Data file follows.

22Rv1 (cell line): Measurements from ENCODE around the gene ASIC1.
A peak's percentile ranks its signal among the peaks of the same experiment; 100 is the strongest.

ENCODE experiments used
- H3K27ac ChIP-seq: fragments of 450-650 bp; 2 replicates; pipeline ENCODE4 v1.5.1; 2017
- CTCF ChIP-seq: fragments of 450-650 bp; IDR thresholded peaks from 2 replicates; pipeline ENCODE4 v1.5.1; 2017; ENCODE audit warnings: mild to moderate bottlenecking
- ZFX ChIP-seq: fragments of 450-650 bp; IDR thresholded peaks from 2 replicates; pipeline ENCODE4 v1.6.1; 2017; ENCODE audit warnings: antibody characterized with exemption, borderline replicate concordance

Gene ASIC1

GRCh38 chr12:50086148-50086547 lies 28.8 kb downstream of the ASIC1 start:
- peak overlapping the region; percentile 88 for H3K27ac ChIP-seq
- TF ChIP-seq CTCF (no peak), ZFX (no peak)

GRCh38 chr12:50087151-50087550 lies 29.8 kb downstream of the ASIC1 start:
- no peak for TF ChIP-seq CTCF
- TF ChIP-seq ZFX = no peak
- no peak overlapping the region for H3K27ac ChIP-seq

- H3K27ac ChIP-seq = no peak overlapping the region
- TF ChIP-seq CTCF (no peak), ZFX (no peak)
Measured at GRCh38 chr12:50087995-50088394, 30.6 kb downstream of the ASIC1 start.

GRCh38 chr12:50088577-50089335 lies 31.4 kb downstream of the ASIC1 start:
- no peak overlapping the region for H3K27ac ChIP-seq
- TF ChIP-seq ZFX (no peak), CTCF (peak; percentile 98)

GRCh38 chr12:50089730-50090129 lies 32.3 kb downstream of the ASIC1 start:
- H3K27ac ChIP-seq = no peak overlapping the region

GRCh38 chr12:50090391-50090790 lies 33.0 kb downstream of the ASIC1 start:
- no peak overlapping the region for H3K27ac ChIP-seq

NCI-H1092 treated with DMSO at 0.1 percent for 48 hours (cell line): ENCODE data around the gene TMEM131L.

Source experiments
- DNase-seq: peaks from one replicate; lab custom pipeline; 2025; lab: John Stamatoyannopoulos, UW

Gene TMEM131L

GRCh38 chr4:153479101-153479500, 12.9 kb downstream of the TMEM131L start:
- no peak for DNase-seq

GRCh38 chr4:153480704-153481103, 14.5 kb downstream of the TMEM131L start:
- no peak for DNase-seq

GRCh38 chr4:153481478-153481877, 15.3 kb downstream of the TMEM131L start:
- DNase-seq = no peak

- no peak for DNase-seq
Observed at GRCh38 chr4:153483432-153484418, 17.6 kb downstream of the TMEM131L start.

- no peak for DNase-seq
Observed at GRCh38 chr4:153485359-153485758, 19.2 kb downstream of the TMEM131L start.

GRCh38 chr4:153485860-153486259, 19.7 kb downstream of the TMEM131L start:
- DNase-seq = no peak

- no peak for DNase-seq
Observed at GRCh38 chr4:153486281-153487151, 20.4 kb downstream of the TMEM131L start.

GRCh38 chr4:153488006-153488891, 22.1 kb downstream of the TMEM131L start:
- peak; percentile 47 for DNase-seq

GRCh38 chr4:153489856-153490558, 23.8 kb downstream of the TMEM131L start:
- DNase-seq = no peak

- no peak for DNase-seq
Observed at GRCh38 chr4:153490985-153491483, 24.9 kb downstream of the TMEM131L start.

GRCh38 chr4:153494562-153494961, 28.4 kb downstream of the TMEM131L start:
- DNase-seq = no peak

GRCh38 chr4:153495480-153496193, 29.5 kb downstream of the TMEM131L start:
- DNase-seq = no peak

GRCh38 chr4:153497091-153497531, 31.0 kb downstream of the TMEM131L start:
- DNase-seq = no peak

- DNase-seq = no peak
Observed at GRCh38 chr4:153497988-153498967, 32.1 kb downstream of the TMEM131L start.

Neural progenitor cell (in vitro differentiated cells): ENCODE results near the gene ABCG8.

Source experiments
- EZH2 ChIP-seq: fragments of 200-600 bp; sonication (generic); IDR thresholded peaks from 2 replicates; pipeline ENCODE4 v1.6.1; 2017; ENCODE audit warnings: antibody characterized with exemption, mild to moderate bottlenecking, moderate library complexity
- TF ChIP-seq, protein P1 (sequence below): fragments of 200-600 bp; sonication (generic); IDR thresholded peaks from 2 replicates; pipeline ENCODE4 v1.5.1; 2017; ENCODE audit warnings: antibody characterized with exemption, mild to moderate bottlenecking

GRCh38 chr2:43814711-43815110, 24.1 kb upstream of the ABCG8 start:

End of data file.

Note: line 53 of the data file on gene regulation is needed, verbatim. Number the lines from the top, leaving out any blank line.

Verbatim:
GRCh38 chr4:153497091-153497531, 31.0 kb downstream of the TMEM131L start: